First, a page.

Guidelines on Accelerates Learning for Train the Trainer Training Materials
One of the greatest set of guidelines in regard with train the trainer in accelerated learning. Training is not presenting, instead it is all about getting as much information transferred to delegates as quickly as possible. This methodology helps to transform a training environment to one that delegates quickly learn new skills. The following guidelines are the critical areas in this paradigm.
Training is not presenting, instead it is all about getting as much information transferred to delegates as quickly as possible. One of the greatest set of guidelines in regard with train the trainer in accelerated learning. This methodology helps to transform a training environment to one that delegates quickly learn new skills. The following guidelines are the critical areas in this paradigm.
Some trainers are always wary of giving too much information to delegates in case they might overwhelm them. Indeed a balanced approach is required for each dimension, however most trainers miss the opportunity to maximise their efforts through the use of multiple dimensions. By giving lots of information in various channels and encouraging delegates to immerse themselves in the subject using the parallel nature of the brain, you can maximise information transfer.
When providing training, use body language, visual aids, auditory signals, colour, sense of touch, especial puzzles for exercises and so on to engage all the senses at once. This immersion is known to significantly to accelerate the learning.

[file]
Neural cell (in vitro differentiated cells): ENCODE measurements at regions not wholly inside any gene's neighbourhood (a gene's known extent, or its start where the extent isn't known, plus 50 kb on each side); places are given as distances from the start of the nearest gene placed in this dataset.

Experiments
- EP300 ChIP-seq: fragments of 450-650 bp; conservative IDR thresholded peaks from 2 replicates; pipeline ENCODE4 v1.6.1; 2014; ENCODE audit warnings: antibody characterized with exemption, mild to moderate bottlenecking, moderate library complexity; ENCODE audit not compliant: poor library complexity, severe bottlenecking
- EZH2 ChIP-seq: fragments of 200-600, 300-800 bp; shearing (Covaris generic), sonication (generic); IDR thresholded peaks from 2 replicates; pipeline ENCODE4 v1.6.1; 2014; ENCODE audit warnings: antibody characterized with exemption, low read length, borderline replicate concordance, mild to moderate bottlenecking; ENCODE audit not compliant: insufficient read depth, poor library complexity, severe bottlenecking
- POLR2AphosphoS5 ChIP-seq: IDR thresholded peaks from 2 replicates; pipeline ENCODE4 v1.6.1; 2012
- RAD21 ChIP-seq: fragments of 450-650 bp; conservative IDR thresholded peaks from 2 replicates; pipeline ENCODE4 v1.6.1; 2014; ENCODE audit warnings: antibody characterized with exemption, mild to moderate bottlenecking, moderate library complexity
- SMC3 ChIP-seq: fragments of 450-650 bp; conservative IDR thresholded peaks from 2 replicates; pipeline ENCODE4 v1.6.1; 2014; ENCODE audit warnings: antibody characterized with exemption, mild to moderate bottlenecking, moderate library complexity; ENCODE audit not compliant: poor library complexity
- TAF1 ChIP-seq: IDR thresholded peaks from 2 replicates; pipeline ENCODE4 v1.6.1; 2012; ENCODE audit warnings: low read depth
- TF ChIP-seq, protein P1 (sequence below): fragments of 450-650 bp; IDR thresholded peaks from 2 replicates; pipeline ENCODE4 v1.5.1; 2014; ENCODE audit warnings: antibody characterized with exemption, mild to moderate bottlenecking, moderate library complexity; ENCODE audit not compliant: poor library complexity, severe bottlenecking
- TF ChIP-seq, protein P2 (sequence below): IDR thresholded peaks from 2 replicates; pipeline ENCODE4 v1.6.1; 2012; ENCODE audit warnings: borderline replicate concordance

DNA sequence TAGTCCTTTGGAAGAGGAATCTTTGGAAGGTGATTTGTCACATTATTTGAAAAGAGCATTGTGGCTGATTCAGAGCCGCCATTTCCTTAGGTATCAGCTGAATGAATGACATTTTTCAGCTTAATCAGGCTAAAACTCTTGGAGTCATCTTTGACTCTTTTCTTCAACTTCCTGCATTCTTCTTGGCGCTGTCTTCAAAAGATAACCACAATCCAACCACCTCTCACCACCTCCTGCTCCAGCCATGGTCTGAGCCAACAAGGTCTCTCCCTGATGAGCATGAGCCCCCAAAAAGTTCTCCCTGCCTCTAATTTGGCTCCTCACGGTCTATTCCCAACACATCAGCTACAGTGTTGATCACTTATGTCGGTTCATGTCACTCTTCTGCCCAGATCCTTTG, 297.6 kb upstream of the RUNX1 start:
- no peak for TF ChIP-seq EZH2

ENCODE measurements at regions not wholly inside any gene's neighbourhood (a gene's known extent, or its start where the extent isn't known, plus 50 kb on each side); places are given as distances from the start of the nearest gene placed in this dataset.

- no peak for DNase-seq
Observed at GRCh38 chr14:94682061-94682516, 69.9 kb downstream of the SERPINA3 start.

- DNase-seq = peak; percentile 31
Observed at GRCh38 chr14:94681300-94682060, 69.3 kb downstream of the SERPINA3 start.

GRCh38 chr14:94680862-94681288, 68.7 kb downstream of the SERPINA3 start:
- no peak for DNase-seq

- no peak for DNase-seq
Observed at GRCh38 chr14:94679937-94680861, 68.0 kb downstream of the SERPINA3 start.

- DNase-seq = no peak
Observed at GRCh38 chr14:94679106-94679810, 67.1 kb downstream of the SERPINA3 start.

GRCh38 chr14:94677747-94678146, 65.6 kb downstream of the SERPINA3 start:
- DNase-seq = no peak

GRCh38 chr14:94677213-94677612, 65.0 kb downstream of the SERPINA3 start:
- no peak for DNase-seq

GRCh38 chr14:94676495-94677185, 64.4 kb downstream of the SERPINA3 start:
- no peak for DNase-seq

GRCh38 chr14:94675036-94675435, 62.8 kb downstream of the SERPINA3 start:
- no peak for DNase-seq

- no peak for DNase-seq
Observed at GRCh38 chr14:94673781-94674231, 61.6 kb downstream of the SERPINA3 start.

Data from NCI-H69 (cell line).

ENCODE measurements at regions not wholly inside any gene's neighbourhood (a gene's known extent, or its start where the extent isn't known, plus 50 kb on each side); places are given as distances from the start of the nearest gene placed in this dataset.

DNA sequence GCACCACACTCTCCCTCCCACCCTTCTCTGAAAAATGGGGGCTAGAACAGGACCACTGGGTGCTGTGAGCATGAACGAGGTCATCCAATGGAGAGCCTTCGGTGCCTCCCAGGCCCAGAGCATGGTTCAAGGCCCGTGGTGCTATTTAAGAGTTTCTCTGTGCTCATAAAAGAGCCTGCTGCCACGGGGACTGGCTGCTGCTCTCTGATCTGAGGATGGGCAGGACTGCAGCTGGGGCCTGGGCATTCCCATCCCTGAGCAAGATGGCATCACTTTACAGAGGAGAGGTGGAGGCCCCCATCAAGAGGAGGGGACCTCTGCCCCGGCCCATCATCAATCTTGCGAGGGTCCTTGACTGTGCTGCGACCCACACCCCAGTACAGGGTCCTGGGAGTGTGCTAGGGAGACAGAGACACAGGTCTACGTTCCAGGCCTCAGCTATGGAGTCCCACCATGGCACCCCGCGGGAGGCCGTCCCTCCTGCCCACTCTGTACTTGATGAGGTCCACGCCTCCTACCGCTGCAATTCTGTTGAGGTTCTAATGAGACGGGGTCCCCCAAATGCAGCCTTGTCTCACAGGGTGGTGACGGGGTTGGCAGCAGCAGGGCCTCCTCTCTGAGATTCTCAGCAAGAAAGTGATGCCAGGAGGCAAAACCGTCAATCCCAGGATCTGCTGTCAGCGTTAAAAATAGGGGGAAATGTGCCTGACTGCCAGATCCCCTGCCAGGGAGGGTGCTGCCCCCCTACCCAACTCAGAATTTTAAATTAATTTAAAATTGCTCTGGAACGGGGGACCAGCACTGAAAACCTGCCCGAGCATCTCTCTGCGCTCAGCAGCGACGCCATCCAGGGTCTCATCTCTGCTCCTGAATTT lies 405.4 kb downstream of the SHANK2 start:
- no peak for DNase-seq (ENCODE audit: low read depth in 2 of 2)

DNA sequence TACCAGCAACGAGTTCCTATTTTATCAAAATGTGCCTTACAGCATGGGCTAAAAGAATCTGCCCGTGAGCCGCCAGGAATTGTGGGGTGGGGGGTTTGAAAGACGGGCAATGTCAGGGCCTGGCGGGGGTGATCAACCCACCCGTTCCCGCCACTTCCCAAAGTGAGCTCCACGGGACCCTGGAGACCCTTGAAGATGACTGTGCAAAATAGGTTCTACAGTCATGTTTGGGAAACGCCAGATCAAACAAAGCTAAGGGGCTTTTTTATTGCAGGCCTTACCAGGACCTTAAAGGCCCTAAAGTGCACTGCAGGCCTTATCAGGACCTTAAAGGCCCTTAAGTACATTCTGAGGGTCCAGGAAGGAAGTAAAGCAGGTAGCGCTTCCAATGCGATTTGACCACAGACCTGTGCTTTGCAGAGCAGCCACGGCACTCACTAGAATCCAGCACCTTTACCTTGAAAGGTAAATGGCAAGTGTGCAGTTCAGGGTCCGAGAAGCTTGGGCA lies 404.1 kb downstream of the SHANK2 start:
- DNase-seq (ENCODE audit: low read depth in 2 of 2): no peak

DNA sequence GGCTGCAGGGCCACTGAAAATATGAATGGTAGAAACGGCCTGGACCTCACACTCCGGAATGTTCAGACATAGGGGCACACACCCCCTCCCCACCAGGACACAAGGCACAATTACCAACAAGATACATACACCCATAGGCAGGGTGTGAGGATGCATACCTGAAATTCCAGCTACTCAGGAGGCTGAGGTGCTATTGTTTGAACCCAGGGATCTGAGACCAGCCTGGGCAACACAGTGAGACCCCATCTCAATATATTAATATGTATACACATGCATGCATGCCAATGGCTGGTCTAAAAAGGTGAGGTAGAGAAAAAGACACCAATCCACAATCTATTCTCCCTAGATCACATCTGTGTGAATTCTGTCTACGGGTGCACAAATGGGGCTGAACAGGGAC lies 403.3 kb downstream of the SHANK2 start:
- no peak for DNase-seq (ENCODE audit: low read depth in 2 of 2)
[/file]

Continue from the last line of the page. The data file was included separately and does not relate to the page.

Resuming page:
2. Use the learning environment.
The learning environment plays a significant role in the speed of learning. To maximise the transfer you should set the environment in a way to encourage immersion and parallel processing. For example, use posters, related props to the training content, encourage touch, use background music and so on. Make sure the environment is lit and the room has a comfortable temperature so that delegates don’t feel cold.
3. Consider theory of multiple intelligences.
As stated by Howard Gardner, we don’t have only one intelligence; we have 8 intelligences. The traditional view is that we consider someone who is good at math and logic as someone who is clever or has high IQ. Research now shows that our success doesn’t depend on a single dimension such as math and logic, but instead there are 7 other areas that are just as important and a person must be good at all of them to realise his full potential. Accelerated learning helps to activate multiple intelligences at once so when a new skill is learned across all of them. For example, use of puzzles, colourful mind maps, props, cards, music, etc. are used to enhance the learning process.
4. Use clear objectives.
Before any attempt is made to transfer a skill, it is critical for a delegate to understand what they are about to learn, why this is important and how it can help them in the future. As logical as this sounds, many trainers and teachers seem to fall to the trap of training for the sake of training without clarifying what they are getting at. As soon as delegates feel they have no idea what the content is for, they switch off and this becomes a total waste of time for trainers and delegates. Objectives and applications are critical and must be clearly stated at the beginning and the end of each session.
5. Present the content in chunks.
We are much better in understanding ideas one at a time than all at once. When confronted with a lot of data, humans have a great capability to immediately categorise the incoming data to make sense of the it. When providing training, you should follow the same process and deliver one idea at a time in separate sessions. Chunking helps delegates to remember the content and understand it better as well.
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ABOUT THE AUTHOR
Paul Anderson is a training consultant at Skills Converged. The company provides training resources on soft skills, management skills and interpersonal skills which are used by the training community to deliver interactive face-to-face training courses.